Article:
There is, of course, some sharp rhetoric, especially on Vietnam, but in general there does not appear to be a new line of belligerence or aggressiveness. Nor is there any new doctrinal pronouncement (in the summary) concerning the relations with capitalism that would indicate a sharper turn in Soviet policy.


The attempt to appear statesmanlike and play down crises is evident in his balance between criticism of China for its ideological position and his simultaneous offer to continue the normalization of relations. Indeed, he claims that “signs of normalization” have appeared, and pledges the USSR to continue to seek not only normal relations but to restore friendship with China.

In an apparent jibe at the Chinese, reflecting the recent dispute over Vietnam, Brezhnev calls for “joint action” of socialist countries, and mentions that the intensification of US “aggressiveness” is due to the failure to take a united stand among the socialist countries.

Eastern Europe

A more ominous tone is reflected in Brezhnev’s discussion of the Warsaw Pact countries and the dangers of “nationalism.” He defends the Czech invasion at some length and repeats in diluted form the justification of the Brezhnev doctrine. He also speaks of “further integration” of the Warsaw Pact economies and alludes to the “regularities” which must be observed in the building of socialism for “all” the socialist countries.

Thus, he seems to be saying that the USSR is not prepared to accept increasing diversity in Eastern Europe, and if need be will invoke the Brezhnev doctrine. While he may be thinking of Poland, there is also an overtone for Romania in his discussion of the anti-Soviet tendencies reflected in nationalism.

Western Europe

As expected Brezhnev defends the German treaties as a major breakthrough, “confirming” the inviolability of borders. He notes the division in Germany over these treaties, but insists that they must come [Page 485] into force “more rapidly.” He also states that “the problems connected with West Berlin must also be settled” and forecasts that they will be settled if the Four Powers proceed from “respecting Allied agreements, which determined the special status of West Berlin,” as well as respecting the sovereign rights of the GDR and the interests of the West Berlin population.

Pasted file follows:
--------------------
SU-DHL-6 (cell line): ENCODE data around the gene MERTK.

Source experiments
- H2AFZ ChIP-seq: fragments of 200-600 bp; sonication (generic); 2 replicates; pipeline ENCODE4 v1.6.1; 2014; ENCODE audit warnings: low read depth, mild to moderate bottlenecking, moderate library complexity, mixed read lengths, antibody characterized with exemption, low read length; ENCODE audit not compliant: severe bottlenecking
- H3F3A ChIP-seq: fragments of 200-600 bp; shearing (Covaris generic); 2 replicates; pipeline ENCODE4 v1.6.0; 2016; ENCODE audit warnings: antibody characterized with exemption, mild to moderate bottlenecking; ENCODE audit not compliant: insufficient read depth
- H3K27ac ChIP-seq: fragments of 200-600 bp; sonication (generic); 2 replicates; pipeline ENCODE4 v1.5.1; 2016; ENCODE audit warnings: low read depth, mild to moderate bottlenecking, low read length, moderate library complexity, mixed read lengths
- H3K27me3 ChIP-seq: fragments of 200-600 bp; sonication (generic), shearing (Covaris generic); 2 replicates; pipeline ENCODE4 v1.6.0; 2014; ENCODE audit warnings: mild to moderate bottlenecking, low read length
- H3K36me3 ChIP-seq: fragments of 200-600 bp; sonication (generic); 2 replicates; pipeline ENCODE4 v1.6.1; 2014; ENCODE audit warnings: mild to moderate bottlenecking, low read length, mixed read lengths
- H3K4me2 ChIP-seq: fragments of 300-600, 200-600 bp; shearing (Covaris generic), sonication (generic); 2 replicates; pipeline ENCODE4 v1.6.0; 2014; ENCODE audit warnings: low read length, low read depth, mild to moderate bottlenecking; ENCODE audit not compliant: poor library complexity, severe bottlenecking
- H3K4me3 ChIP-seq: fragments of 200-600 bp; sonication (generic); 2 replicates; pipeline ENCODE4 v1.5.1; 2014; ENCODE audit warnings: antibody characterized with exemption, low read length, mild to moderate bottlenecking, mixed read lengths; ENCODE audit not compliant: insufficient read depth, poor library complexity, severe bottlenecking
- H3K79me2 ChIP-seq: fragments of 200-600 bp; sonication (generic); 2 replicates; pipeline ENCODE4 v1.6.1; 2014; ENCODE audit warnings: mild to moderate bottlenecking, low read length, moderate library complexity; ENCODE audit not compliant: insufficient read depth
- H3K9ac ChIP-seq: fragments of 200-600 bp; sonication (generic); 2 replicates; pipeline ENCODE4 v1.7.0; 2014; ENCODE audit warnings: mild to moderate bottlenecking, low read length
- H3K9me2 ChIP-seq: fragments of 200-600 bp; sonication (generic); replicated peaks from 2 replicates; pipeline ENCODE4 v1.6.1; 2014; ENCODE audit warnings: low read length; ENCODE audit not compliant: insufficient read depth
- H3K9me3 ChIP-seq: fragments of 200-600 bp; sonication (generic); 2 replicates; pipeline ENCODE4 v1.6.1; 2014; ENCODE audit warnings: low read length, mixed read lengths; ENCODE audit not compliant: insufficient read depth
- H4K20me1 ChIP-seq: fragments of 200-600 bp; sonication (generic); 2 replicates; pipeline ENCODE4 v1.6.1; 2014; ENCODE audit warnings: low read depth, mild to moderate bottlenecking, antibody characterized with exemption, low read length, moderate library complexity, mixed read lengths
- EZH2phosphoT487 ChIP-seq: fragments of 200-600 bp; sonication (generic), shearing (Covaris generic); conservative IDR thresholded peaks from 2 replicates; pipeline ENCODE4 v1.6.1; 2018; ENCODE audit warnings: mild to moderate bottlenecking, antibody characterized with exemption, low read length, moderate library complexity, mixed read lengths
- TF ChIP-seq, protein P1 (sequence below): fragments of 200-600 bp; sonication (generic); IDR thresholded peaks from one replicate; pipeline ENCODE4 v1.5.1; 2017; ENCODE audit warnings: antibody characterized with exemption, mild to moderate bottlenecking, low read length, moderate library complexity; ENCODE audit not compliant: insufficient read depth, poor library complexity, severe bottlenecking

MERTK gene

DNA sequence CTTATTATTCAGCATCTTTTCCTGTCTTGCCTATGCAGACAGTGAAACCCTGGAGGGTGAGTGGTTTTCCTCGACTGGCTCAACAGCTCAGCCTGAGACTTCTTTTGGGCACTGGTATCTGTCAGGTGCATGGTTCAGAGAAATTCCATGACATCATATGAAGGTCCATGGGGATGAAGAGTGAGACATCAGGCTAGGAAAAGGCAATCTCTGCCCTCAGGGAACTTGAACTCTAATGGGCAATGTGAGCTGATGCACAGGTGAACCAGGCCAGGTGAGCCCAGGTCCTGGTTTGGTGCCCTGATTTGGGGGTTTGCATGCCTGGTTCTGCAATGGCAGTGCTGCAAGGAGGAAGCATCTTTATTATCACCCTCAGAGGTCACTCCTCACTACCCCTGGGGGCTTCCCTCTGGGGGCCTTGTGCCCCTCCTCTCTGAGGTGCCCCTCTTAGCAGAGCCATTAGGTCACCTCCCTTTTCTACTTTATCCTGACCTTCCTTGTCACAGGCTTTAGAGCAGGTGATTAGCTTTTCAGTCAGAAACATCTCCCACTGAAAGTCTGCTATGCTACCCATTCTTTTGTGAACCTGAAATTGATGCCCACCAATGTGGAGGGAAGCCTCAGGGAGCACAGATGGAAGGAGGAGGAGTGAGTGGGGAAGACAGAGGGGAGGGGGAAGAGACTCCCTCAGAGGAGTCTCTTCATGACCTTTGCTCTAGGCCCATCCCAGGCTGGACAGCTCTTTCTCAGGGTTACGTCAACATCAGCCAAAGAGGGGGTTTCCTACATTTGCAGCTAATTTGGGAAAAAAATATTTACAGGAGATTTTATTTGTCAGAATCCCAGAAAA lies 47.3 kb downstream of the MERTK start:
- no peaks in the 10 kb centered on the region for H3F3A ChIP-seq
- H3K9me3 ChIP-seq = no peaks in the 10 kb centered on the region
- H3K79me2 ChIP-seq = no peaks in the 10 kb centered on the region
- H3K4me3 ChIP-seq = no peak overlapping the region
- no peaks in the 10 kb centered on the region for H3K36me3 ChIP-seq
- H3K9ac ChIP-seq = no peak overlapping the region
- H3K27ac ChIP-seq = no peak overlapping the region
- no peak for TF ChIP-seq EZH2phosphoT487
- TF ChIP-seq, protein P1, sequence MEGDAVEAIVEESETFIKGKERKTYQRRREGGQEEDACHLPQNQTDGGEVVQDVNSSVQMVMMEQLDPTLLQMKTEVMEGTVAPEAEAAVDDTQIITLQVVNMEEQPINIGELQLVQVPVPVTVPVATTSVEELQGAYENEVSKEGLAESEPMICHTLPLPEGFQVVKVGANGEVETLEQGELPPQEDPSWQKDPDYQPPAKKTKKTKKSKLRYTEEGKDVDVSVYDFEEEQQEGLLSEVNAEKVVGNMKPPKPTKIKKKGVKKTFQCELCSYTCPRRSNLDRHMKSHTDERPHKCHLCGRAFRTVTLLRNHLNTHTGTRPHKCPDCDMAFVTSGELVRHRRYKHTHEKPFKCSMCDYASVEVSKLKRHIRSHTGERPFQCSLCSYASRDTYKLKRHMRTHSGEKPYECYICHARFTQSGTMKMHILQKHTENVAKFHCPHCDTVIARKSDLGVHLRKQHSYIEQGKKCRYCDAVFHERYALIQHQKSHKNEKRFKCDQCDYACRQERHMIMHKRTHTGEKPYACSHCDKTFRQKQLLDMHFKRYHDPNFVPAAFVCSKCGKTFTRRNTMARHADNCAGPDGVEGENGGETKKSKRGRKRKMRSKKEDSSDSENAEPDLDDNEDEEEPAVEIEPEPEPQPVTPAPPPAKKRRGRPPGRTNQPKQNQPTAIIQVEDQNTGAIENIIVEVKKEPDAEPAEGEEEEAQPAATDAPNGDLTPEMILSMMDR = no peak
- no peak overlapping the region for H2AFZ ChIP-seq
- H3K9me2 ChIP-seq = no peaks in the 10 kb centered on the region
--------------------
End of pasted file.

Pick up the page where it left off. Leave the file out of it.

There could be a nuance here reflecting recent talks in our channel.

If Brezhnev’s proposal for reduction of armed forces in Central Europe is taken at face value, we may soon be confronted with a MBFR proposal.

The Middle East

There is nothing here that has not been said before, but the tone seems somewhat more aggressive in discussing the consequences of failure to reach a political settlement. For example, Brezhnev prophesies that the longer a political settlement is postponed the deeper the hatred of the Arab people, and the greater the harm inflicted on Israel by its rulers. Brezhnev does add, however, that the USSR is prepared to take part in “creating international guarantees” for a political settlement, after which “further steps” would be possible to strengthen peace in the Mediterranean. Presumably this does not commit the USSR to participate physically in the guarantees.


The treatment is quite short, though Brezhnev returns to Indochina from time to time to document imperialist aggression. One point of interest: in laying out future tasks he mentions both the Middle East and Vietnam in terms of political settlements and states that the “United Nations too must be used in full measure”—thus seeming to allow for the UN to engage the Indochina affair (this is not altogether clear in summary, however).